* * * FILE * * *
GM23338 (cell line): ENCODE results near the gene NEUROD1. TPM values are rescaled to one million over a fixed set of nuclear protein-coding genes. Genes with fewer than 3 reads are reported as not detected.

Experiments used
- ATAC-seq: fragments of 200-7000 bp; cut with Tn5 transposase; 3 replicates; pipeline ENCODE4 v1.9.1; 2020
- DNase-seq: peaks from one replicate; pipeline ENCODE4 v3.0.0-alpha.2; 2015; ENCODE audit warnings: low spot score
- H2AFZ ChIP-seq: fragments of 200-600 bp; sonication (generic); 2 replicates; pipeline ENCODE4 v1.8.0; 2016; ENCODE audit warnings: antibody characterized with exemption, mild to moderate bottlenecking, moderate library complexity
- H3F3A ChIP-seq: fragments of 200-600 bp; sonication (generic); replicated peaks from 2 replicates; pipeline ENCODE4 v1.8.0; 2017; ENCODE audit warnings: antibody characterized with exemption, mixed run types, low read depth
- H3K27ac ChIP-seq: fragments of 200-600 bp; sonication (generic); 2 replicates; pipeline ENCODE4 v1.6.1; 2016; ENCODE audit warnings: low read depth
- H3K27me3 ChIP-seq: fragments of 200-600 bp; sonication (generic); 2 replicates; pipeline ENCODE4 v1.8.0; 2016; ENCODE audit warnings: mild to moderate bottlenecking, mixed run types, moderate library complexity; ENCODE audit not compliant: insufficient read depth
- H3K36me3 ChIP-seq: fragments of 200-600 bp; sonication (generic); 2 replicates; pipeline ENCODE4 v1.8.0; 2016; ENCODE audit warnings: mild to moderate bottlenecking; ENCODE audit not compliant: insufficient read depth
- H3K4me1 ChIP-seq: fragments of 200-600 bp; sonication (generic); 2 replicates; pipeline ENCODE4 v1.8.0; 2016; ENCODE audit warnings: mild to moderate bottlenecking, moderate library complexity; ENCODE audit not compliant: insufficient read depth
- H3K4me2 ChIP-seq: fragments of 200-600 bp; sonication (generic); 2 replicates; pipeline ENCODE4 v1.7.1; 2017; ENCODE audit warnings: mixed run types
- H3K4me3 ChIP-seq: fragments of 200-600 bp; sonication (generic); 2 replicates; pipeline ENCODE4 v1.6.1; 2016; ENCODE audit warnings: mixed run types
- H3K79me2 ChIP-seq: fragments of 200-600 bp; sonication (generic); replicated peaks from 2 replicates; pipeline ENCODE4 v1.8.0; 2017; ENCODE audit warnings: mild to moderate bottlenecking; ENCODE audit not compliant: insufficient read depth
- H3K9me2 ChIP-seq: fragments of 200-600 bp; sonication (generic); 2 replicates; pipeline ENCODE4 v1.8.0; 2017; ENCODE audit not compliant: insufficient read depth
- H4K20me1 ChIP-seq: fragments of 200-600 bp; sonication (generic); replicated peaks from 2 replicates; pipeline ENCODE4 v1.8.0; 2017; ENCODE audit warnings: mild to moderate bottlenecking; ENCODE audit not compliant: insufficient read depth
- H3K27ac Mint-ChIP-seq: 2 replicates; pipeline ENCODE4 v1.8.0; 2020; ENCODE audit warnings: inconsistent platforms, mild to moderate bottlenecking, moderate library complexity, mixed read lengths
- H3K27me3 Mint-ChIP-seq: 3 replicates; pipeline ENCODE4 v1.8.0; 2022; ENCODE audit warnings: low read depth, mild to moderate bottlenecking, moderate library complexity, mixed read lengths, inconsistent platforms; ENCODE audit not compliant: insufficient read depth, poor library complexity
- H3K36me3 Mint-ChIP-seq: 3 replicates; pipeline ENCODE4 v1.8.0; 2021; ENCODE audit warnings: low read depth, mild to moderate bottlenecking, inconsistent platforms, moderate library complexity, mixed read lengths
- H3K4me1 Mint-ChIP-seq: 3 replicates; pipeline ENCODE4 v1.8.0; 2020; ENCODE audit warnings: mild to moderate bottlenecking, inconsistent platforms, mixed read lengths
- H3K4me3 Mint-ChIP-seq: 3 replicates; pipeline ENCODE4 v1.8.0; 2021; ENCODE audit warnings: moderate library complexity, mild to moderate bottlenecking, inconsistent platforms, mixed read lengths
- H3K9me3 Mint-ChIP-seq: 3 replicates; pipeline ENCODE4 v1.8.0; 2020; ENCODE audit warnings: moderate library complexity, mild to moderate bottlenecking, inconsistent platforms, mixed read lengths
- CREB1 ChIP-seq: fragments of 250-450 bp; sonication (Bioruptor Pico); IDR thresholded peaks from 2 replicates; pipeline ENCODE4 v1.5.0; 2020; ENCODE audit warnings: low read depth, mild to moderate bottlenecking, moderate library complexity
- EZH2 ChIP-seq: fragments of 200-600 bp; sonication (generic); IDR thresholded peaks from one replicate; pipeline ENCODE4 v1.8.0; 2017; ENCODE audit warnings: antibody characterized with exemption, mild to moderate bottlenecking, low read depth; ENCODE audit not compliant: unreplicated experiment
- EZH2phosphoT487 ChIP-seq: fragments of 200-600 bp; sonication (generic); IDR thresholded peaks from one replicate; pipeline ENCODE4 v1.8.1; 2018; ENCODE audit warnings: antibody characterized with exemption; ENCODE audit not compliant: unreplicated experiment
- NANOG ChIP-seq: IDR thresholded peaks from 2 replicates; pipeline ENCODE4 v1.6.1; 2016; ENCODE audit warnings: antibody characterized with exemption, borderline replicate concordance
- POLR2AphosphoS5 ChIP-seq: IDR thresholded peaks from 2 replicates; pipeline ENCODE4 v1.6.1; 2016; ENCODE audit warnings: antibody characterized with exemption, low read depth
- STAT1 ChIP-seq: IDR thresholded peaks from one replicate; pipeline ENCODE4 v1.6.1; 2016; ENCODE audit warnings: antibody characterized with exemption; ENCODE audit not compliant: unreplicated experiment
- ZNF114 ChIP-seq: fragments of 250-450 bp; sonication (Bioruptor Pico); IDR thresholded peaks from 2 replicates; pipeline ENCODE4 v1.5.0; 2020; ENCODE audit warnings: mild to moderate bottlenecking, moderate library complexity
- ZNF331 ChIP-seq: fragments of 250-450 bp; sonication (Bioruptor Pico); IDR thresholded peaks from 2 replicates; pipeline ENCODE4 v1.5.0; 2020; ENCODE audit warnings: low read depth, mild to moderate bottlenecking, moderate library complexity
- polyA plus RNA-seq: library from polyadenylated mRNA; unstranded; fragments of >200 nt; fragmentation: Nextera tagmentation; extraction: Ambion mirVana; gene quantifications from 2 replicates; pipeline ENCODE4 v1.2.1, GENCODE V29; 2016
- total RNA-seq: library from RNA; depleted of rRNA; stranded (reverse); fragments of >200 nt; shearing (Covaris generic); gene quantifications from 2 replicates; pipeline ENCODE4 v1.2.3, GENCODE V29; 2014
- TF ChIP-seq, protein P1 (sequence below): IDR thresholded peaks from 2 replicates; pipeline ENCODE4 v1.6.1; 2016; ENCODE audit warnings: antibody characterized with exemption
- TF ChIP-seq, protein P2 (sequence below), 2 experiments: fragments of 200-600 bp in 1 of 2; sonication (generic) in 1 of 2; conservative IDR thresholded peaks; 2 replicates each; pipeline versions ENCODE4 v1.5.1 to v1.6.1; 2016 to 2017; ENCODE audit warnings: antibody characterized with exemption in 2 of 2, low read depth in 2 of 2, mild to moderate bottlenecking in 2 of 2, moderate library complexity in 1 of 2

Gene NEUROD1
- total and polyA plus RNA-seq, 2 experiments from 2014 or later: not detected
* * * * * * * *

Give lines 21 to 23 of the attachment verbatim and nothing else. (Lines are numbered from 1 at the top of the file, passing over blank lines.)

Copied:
- H3K9me3 Mint-ChIP-seq: 3 replicates; pipeline ENCODE4 v1.8.0; 2020; ENCODE audit warnings: moderate library complexity, mild to moderate bottlenecking, inconsistent platforms, mixed read lengths
- CREB1 ChIP-seq: fragments of 250-450 bp; sonication (Bioruptor Pico); IDR thresholded peaks from 2 replicates; pipeline ENCODE4 v1.5.0; 2020; ENCODE audit warnings: low read depth, mild to moderate bottlenecking, moderate library complexity
- EZH2 ChIP-seq: fragments of 200-600 bp; sonication (generic); IDR thresholded peaks from one replicate; pipeline ENCODE4 v1.8.0; 2017; ENCODE audit warnings: antibody characterized with exemption, mild to moderate bottlenecking, low read depth; ENCODE audit not compliant: unreplicated experiment